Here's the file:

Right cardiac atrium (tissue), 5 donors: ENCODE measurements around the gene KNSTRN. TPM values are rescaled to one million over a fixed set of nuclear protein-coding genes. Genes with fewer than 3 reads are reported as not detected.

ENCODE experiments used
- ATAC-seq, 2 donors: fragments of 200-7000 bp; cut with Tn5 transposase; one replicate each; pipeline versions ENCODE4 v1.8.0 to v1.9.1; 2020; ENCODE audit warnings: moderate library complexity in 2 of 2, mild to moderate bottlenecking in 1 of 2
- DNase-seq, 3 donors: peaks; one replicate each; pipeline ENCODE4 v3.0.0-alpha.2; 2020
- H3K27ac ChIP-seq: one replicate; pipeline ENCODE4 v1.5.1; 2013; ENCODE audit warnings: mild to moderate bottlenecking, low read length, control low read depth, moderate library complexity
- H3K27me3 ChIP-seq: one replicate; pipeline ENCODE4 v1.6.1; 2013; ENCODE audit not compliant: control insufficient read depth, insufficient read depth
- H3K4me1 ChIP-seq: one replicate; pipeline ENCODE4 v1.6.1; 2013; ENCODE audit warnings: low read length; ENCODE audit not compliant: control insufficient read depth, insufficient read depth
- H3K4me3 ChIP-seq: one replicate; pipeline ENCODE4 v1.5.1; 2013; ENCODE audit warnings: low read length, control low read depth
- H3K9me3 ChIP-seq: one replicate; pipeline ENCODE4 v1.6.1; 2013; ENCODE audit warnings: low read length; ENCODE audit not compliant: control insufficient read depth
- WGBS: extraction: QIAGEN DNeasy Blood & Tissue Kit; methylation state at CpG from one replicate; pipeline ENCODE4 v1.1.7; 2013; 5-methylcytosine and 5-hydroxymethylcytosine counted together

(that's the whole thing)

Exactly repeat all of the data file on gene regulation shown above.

Right cardiac atrium (tissue), 5 donors: ENCODE measurements around the gene KNSTRN. TPM values are rescaled to one million over a fixed set of nuclear protein-coding genes. Genes with fewer than 3 reads are reported as not detected.

ENCODE experiments used
- ATAC-seq, 2 donors: fragments of 200-7000 bp; cut with Tn5 transposase; one replicate each; pipeline versions ENCODE4 v1.8.0 to v1.9.1; 2020; ENCODE audit warnings: moderate library complexity in 2 of 2, mild to moderate bottlenecking in 1 of 2
- DNase-seq, 3 donors: peaks; one replicate each; pipeline ENCODE4 v3.0.0-alpha.2; 2020
- H3K27ac ChIP-seq: one replicate; pipeline ENCODE4 v1.5.1; 2013; ENCODE audit warnings: mild to moderate bottlenecking, low read length, control low read depth, moderate library complexity
- H3K27me3 ChIP-seq: one replicate; pipeline ENCODE4 v1.6.1; 2013; ENCODE audit not compliant: control insufficient read depth, insufficient read depth
- H3K4me1 ChIP-seq: one replicate; pipeline ENCODE4 v1.6.1; 2013; ENCODE audit warnings: low read length; ENCODE audit not compliant: control insufficient read depth, insufficient read depth
- H3K4me3 ChIP-seq: one replicate; pipeline ENCODE4 v1.5.1; 2013; ENCODE audit warnings: low read length, control low read depth
- H3K9me3 ChIP-seq: one replicate; pipeline ENCODE4 v1.6.1; 2013; ENCODE audit warnings: low read length; ENCODE audit not compliant: control insufficient read depth
- WGBS: extraction: QIAGEN DNeasy Blood & Tissue Kit; methylation state at CpG from one replicate; pipeline ENCODE4 v1.1.7; 2013; 5-methylcytosine and 5-hydroxymethylcytosine counted together